It is common for Professor Varcoe to order at least one imaging investigation when assessing your blood vessels. Usually duplex ultrasound will be performed as it is simple, radiation free and non-invasive. Often this will be followed by a second test that uses contrast dye to image the blood vessels and gives clearer images of the problematic area.
The below is a list of the more common tests that Professor Varcoe is likely to order.
Duplex ultrasound is a non-invasive form of imaging that can be used to examine both arteries and veins using sound waves at high frequency. It not only provides a two dimensional image of each blood vessel but can also be used to look at the direction and speed of blood flow. Most studies take 30 to 60 minutes.
This information can be used by A/Professor Varcoe to evaluate most vascular disorders, including
•Carotid occlusive disease
•Deep vein thrombosis
•Leg artery disease
•Arm artery disease
•Aorto-iliac occlusive disease
•Aneurysms in your abdomen or extremities
For most of these tests little preparation is required and you can go about your normal activities immediately afterward. Occasionally studies will require you to fast. It is best to ask about this when your appointment is made.
Computed Tomography (CT) scanning is one of the most commonly used tests required by doctors to diagnose medical conditions and plan for their treatment.
It utilises x-rays emitted from a spiralling source within a CT scanner gantry to provide 2-dimensional cuts through the human body. Sophisticated computer systems then reconstuct the data from these images to give detailed 3-dimensional images like the ones seen on the right.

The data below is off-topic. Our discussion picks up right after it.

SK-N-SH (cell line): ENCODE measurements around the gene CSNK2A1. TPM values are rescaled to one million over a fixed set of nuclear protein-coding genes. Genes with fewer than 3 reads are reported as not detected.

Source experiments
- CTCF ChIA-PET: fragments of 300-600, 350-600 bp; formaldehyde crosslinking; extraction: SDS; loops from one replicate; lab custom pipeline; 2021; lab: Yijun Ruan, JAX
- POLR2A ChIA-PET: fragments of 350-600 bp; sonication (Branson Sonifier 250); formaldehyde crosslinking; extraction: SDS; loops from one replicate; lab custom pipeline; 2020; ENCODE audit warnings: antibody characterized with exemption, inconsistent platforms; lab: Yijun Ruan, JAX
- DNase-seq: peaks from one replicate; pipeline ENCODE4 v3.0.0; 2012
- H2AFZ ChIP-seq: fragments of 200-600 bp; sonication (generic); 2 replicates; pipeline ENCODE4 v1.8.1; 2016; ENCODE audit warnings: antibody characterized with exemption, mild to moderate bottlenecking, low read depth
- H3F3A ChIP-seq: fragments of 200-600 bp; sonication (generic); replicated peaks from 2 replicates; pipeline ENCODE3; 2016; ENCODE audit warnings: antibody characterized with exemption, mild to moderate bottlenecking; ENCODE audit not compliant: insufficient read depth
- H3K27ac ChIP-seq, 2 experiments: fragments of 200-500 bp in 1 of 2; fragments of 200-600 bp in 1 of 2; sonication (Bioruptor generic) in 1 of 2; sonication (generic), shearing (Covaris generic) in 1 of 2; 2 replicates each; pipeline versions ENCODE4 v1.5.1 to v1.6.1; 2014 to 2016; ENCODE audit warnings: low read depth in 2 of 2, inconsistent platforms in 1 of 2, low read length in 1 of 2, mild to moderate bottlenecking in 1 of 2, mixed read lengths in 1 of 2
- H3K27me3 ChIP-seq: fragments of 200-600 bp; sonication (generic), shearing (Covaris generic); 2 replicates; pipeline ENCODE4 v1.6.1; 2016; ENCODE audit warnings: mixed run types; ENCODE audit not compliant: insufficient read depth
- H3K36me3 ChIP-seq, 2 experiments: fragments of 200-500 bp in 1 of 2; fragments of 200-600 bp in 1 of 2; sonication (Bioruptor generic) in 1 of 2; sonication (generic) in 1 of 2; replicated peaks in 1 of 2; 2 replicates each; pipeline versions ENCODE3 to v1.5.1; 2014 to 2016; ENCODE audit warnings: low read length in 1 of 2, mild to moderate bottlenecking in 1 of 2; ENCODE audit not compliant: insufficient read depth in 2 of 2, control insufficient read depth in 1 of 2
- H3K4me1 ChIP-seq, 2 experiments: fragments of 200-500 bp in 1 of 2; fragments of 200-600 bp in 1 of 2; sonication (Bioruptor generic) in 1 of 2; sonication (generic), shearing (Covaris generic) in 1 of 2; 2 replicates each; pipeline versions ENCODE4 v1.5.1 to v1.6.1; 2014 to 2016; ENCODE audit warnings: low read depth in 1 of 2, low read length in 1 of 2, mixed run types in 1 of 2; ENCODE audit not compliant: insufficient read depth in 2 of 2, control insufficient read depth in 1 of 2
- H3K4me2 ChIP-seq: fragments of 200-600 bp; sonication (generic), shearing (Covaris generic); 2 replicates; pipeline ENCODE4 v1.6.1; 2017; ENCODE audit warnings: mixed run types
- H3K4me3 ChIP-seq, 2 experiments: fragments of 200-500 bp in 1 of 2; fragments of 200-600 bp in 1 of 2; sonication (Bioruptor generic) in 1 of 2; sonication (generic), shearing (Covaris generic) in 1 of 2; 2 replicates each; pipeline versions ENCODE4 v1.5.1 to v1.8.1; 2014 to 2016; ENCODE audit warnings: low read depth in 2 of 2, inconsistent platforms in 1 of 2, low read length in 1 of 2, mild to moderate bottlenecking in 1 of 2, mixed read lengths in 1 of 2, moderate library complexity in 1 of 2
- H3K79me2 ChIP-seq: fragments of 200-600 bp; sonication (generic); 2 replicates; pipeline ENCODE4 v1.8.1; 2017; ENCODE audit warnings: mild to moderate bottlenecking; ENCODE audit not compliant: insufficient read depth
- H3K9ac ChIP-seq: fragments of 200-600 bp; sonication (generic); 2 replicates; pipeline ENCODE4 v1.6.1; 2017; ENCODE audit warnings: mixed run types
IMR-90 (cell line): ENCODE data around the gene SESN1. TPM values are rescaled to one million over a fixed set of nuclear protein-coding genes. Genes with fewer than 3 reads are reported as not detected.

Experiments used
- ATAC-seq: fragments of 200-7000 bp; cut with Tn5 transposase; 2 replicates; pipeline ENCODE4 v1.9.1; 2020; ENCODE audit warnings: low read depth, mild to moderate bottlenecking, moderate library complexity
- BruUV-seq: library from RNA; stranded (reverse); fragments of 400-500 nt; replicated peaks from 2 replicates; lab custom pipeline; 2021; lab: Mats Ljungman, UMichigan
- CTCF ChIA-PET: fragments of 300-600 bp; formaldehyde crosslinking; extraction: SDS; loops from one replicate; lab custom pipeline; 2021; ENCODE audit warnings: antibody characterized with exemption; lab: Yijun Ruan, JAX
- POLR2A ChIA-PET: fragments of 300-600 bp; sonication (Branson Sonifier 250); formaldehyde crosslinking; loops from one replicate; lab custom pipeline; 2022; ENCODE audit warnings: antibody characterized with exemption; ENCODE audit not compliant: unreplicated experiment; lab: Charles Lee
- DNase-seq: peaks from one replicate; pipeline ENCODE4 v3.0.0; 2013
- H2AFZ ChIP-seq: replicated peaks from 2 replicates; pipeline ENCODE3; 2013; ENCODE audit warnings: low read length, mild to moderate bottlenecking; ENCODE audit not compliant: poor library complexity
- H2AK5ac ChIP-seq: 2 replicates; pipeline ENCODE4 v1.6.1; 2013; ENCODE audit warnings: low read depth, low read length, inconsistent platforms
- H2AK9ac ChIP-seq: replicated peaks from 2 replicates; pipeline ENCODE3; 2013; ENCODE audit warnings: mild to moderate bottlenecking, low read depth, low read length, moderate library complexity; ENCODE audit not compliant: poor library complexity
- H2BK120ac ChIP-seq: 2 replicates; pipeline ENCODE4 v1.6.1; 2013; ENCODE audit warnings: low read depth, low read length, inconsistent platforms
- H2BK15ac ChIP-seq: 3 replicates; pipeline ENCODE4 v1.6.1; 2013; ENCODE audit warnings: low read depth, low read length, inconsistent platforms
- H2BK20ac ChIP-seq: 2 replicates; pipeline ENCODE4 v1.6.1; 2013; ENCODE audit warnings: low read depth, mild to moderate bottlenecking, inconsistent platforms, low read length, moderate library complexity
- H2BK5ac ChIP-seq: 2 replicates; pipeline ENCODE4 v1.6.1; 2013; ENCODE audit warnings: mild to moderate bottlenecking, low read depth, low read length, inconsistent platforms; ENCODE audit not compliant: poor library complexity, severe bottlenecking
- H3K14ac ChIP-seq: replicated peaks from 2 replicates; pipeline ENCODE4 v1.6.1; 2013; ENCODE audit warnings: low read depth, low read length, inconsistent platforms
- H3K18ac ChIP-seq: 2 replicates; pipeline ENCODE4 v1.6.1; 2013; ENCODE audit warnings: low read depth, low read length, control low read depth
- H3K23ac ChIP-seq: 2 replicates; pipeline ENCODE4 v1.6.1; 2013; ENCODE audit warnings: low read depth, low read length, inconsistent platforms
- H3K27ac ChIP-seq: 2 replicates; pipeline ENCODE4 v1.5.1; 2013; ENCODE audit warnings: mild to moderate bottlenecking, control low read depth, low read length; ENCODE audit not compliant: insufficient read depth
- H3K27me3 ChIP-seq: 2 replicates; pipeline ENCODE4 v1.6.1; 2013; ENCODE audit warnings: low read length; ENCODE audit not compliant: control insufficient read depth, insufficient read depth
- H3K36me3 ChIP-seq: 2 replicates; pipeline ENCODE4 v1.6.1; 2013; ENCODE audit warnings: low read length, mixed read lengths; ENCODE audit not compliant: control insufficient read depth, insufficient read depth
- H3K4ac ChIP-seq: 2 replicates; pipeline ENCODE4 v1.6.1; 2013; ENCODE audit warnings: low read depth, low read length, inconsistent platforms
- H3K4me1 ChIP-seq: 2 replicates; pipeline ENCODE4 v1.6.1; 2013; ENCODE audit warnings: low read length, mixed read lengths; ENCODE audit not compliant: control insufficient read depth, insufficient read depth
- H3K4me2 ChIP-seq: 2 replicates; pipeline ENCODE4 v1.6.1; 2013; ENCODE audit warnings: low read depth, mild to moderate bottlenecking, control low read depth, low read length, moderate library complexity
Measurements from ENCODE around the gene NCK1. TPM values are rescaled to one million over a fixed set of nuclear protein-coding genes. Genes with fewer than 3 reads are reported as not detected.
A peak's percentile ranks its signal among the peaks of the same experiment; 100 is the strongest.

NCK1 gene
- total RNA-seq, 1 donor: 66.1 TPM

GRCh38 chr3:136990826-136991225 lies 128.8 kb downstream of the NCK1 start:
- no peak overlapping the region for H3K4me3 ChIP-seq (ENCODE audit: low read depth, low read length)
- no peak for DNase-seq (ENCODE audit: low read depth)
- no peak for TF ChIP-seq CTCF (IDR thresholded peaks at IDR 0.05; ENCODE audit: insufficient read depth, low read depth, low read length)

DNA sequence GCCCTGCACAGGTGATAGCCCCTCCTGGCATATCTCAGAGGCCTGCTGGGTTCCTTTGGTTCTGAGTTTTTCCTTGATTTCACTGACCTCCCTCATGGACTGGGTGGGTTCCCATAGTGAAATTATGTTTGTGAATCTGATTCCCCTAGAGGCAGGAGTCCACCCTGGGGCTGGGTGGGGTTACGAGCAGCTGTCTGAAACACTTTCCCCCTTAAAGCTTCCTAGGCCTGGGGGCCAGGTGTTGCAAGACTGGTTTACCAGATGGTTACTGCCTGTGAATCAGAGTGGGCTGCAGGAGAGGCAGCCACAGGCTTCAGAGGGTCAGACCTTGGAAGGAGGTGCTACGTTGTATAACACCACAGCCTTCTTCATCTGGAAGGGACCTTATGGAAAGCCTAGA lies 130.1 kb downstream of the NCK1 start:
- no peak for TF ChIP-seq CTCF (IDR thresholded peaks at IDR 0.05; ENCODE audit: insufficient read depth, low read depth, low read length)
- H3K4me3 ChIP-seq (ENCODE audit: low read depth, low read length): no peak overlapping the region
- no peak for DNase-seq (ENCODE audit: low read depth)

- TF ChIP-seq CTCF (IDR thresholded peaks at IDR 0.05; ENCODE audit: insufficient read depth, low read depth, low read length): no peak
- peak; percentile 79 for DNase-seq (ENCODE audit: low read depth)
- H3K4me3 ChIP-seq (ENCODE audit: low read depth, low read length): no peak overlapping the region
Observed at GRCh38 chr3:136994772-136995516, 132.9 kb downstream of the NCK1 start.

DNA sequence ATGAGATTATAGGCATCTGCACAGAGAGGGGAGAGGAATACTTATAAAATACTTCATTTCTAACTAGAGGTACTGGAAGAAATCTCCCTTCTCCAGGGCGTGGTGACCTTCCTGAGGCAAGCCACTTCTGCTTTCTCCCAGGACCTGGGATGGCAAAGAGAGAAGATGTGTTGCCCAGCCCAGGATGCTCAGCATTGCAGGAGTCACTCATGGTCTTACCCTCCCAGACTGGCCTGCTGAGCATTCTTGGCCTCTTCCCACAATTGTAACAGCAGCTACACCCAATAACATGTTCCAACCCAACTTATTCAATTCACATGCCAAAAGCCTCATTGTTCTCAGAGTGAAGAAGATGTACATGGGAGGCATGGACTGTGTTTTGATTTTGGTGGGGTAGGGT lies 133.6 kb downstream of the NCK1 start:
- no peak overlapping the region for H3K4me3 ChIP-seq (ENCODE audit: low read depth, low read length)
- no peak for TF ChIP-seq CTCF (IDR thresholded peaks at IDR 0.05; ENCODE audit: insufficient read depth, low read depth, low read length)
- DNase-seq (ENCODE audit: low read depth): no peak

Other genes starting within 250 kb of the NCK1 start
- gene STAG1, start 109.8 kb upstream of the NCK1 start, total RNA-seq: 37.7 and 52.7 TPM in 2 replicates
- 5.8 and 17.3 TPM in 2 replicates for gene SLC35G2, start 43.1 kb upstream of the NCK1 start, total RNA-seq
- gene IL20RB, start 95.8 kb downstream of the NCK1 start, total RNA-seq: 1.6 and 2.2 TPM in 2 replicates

Vascular specialists are often looking for specific information about the arteries and veins, examining for narrowing, blockage, impingement or aneurysm. To achieve clear images of these blood vessels contrast dye must be injected (usually through an intravenous drip in the arm) and scanned as it passes through the blood vessel of interest. This often gives a short lasting, warm, flushed sensation as it passes through the patient’s body.
The test usually takes 30-60 minutes and requires little preparation, however you should enquire as to whether fasting is required when you make the appointment.
An angiogram is an outpatient procedure that uses x-rays to visualise the blood flow through arteries and veins after the injection of contrast dye.
It is performed under local anaesthesia by inserting a thin plastic tube called a catheter into the artery or vein of the groin. Any blood vessel in the body can then be assessed by moving the catheter into a position where it may inject the contrast dye. An angiogram is a term used when arteries are inspected, a venogram is the same process but looking at veins.
Usually, all regular medications can be taken prior to an angiogram, however please check with A/Professor Varcoe beforehand especially with regards to any blood thinning medication you may be taking. You will be required to fast for 6 hours prior to any angiogram. You will be observed by the medical team in hospital for 4 hours after the test and will be unable to drive yourself home.
Bruising is common afterward and usually requires no specific treatment. Any increasing swelling or pain in the groin or leg should be reported to A/Professor Varcoe’s office as soon as possible.
Magnetic Resonance Imaging (MRI)
MRI uses radio waves and a magnetic field to derive 2 and 3-dimensional images of your body which is particularly good at evaluating soft tissues, arteries and veins. The test involves lying flat on a hard table for 30-60 minutes and being passed through a doughnut shaped scanner. Contrast may be administered through an intravenous cannula if required.
Most people tolerate the test without too much difficulty although you may be ineligible if your body contains metal prostheses such as pacemakers, artificial joints or surgical clips, or if you suffer from claustrophobia.